I don't time myself by rose...I mainly do it by the cost of my materials, and add some for profit. If I had all the bells and whistles that Debi had, I'd have to think about that. But let's face it, most of us don't.

I made all the roses for my sister's cake in about 6 hours, and had extra to use on atleast four other cakes. I think there are some things that just can't be charged per hour, especially if you are a home-based business.

And a florist pays for more than the scissors it takes to snip off the thorns. They pay for the rose, the coolers, the delivery van, the same employee taxes, etc....but most florists can't do out of their homes what most people on Cake Central do.

Unless you are Ron-Ben Israel or some such, I could not get someone to pay 15 bucks for a rose, no matter how much time I spent on it. And what difference does it make when you still can't eat the whole darn thing....

-K8memphis Posted 31 Oct 2010 , 2:43am
post #17 of 27

Debi, do you do gum paste roses?

-K8memphis Posted 31 Oct 2010 , 2:50am
post #18 of 27

For real, 3G. I mean you can purchase extra large full gum paste roses for $2.15 each--price probably goes down for quantity. Full sprays with leaves and all start around $5.50.

howsweet Posted 31 Oct 2010 , 2:55am
post #19 of 27

I'm not going to post the name of that bakery especially since I'm about to say their roses are very nice but far from the best I've seen. I assure you they do plenty of business and are not joking about the prices. Maybe the market just won't bear it where you live. There are brides around here that would consider it a bit less than classy to put anything but handmade custom roses on their cake. The mass produced ones just don't compare.

-K8memphis Posted 31 Oct 2010 , 3:04am
post #20 of 27

Had I known I was in a discussion with experts I would have saved my energy.

madgeowens Posted 31 Oct 2010 , 3:09am
post #21 of 27

Mine never turn out that gorgeous...........however my mediocre roses take at least an hour if you add up all the time...making the bud then you have to let that dry....two days lol...can you count that ...just kidding....wow I don't know what you would charge but you don't want to charge so much you have no business either like k8 said icon_smile.gif

howsweet Posted 31 Oct 2010 , 3:10am
post #22 of 27

I think that is good common sense.

howsweet Posted 31 Oct 2010 , 3:13am
post #23 of 27
Quote:
Originally Posted by -K8memphis

Had I known I was in a discussion with experts I would have saved my energy.


I don't know what you're talking about.

Edit: Oh I see - apparently I accidentally posted this in the wrong place. It was intended as a business forum question.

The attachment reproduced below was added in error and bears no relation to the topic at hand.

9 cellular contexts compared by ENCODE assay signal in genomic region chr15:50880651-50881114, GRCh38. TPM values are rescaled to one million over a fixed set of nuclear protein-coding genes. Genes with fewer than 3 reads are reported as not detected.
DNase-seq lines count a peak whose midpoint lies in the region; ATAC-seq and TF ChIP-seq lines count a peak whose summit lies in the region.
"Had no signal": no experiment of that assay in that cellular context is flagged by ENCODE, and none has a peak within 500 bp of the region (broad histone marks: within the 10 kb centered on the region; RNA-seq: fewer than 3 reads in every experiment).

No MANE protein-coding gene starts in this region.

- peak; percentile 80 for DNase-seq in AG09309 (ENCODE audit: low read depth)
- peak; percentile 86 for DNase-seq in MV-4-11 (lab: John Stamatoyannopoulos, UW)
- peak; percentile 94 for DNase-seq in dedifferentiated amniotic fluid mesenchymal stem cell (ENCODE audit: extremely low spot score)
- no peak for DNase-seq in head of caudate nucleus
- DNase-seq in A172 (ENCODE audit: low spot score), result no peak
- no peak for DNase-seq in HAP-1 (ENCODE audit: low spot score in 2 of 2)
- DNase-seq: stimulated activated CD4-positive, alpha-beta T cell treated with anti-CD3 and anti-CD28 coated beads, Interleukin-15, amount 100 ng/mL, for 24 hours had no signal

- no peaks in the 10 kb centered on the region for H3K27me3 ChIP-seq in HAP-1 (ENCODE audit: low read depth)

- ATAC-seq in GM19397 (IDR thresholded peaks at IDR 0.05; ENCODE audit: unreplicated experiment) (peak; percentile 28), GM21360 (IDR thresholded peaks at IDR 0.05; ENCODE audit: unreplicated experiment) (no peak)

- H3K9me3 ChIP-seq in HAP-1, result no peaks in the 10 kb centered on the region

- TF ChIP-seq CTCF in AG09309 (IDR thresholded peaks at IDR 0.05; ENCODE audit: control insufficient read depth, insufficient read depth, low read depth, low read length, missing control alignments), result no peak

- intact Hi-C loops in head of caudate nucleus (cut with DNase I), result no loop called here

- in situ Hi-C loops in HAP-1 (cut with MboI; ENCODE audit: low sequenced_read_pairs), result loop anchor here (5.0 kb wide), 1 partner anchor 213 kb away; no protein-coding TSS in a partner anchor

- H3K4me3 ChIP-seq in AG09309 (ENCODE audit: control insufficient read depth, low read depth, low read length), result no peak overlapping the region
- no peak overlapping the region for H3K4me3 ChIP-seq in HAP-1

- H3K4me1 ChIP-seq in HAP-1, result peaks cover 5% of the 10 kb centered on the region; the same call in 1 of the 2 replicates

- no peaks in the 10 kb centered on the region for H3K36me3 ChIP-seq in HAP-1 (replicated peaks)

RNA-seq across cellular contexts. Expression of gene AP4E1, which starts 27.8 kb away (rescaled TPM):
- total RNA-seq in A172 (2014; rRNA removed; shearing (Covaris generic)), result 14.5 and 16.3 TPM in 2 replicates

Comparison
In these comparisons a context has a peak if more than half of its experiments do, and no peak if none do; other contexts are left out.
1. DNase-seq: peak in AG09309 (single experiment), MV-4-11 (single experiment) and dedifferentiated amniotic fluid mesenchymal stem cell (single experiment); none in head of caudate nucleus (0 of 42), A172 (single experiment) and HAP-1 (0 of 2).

sweetooth0510 Posted 31 Oct 2010 , 3:32am
post #24 of 27

Wow, that is gorgeous - great work! As to pricing I think you really just have to go with a price that sits well with you. In my opinion people don't realise the amount of work that goes into something like this so are less likely to be able to stomach something with an hourly rate built in. I think selling the rose for $1ish would be daylight robbery and an insult to your time and on the other hand I'd also love a client that would pay $35 each for a medium rose.

We have a company here who mass produces sprays of sugar flowers and sells them packaged through a craft store, 1 full bloom, a medium plus 2-3buds with some leaves all wired together and that is $25.

When I talk to brides about flower options i always explain that my 'hand-crafted bespoke' sugar flowers will price out more expensive than real or silk flowers due to the time involved. It's up to them to decide what look they want.

-K8memphis Posted 31 Oct 2010 , 3:35am
post #25 of 27
Quote:
Originally Posted by howsweet

Quote:
Originally Posted by -K8memphis

Had I known I was in a discussion with experts I would have saved my energy.

I don't know what you're talking about.




You said you had no idea and then you set about judging my thoughts on the subject saying they were less relevant. So had I known you and Debi were so knowledgeable I would not have entered into this.

Why did you ask if you knew already.

You are making me nervous.

I make and have sold gum paste roses. To my knowledge Debi has not sold any gum paste roses that she made but I don't know for sure so I thought I'd ask. She's only worked with fondant recently.

What is your point in all this.

Sell em for as much as you can get.

Business forum or not.

indydebi Posted 31 Oct 2010 , 3:48am
post #26 of 27

you don't have to be a cobbler and know how to make shoes to understand that you have to factor employee time plus expenses plus materials plus overhead to figure your cost. icon_biggrin.gif

And again, let me point, out that I use the one-flower-per-hour for illustrative purposes only .... just to keep the math simple .... just to illustrate and explain the thinking and costing and pricing process ..... just to get people thinking in the right direction instead of the more common "ummmmmmmmmm....... I think a dollar each sounds good! Yeah, let's sell 'em for that!" without going thru the process to see what it's actually costing them to make them.

It really bothers me when people add up their grocery store receipts, tack on ten bucks for their time and think they've made a profit. That saddens me like you can't even know.

Illustrative purposes only.

I personally would find it much cheaper to buy them premade from a company that can mass produce them at a cheaper per-unit-cost than I could EVER make them.

JanH Posted 31 Oct 2010 , 6:10am
post #27 of 27
Quote:
Originally Posted by Jackie

Ladies and Gentlemen of CakeCentral:

We are all supposed to be here to talk politely about cake, support each other, and lend a helping hand.

If you don't agree with someone, by all means.... disagree, but do it respectfully.

If someone asks for your constructive criticism, then give it... constructively.

If you find yourself unable to write a post, PM, or response in a constructive, encouraging or supportive way then you need to walk away.

Remember, this community is based on values of caring, and generosity of spirit.

Focus on what you share in common, learn from what makes you different, support each other through struggles, and celebrate each others' success.




http://cakecentral.com/cake-decorating-ftopict-661107-.html

Quote by @%username% on %date%

%body%